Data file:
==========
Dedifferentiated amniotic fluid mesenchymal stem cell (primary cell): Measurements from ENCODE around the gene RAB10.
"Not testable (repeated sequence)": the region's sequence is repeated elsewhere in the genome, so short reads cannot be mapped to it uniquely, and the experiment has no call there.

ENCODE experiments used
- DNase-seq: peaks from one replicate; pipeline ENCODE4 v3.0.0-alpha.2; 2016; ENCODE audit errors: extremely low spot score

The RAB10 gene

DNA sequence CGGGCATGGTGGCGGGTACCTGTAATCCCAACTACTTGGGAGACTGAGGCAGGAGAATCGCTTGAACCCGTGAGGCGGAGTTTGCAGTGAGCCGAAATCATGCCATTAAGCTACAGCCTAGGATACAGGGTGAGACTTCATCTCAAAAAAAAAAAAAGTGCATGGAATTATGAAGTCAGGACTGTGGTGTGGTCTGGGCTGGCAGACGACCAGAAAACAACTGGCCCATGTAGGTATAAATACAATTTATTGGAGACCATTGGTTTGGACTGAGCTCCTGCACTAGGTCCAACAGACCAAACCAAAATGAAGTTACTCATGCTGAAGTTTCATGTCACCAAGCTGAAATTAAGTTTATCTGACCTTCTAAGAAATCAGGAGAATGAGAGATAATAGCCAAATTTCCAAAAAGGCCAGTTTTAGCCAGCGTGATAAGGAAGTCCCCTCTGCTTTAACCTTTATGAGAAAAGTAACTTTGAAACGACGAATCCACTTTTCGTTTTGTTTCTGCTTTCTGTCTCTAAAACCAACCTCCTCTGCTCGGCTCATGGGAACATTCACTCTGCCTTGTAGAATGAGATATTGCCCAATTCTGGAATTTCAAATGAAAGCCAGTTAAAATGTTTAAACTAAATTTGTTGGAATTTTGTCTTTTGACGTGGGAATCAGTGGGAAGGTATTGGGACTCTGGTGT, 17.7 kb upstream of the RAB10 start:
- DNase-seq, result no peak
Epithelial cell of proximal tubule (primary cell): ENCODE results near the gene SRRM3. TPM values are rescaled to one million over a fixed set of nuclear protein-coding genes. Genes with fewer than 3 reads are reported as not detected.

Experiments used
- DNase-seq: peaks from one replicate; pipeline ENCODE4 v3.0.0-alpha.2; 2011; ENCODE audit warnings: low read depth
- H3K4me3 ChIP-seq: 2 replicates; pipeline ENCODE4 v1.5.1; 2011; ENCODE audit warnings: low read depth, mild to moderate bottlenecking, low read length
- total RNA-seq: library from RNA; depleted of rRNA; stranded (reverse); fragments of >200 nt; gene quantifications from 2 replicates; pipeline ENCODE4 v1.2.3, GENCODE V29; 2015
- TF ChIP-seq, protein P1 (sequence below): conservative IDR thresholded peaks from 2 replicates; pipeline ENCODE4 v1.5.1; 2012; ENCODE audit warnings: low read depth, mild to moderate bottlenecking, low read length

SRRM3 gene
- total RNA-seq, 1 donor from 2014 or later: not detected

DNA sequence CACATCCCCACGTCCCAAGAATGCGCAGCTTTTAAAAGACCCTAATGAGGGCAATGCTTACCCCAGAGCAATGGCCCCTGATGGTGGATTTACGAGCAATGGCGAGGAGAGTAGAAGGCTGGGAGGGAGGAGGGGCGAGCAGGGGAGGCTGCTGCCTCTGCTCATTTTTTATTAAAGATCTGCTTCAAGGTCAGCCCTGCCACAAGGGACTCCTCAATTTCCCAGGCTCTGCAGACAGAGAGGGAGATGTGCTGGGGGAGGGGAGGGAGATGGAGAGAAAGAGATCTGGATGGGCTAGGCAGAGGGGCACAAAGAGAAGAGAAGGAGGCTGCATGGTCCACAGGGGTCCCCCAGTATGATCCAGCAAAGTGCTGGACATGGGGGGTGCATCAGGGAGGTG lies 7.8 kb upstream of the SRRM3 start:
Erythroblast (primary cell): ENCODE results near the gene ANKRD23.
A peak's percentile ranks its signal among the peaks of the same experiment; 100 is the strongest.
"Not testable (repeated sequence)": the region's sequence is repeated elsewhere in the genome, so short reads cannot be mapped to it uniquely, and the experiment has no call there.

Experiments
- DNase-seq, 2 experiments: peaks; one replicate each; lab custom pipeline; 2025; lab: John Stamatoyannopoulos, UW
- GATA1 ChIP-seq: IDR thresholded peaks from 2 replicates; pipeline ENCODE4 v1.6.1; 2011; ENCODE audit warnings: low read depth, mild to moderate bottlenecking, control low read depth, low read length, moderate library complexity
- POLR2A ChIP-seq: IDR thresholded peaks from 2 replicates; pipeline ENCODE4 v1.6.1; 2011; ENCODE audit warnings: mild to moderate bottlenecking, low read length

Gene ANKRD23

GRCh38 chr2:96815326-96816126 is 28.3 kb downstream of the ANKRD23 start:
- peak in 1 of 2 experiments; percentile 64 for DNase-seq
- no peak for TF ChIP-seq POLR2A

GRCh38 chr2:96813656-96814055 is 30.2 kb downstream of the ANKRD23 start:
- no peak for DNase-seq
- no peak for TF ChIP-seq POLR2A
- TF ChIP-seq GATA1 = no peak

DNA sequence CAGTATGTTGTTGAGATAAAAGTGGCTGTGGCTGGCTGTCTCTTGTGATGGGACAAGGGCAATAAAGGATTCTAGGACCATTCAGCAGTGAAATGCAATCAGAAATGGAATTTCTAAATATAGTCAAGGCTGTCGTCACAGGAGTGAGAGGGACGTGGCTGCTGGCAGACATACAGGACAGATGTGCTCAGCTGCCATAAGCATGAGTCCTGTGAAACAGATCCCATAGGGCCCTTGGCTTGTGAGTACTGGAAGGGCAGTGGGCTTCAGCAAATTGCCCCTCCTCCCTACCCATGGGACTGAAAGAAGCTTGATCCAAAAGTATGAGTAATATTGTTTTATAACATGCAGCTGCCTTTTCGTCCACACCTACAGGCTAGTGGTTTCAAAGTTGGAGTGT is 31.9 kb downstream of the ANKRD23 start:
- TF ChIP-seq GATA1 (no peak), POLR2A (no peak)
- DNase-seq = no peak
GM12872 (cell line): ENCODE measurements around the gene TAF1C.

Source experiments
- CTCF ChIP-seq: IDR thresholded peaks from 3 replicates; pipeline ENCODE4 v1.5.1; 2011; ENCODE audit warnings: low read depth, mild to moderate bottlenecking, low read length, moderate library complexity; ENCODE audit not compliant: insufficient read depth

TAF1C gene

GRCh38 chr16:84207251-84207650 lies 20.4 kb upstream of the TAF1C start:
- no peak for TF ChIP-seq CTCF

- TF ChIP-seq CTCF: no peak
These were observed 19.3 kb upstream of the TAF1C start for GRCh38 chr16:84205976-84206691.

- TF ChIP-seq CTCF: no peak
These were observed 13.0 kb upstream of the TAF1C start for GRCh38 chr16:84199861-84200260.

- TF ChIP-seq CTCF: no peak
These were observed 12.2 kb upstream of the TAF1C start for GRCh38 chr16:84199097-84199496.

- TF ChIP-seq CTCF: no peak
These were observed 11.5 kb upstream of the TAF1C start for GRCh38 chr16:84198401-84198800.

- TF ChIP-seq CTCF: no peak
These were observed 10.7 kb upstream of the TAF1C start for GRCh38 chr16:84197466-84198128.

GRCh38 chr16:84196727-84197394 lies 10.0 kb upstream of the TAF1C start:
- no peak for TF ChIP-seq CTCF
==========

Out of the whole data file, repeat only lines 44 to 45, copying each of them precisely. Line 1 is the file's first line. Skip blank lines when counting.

These were observed 13.0 kb upstream of the TAF1C start for GRCh38 chr16:84199861-84200260.

- TF ChIP-seq CTCF: no peak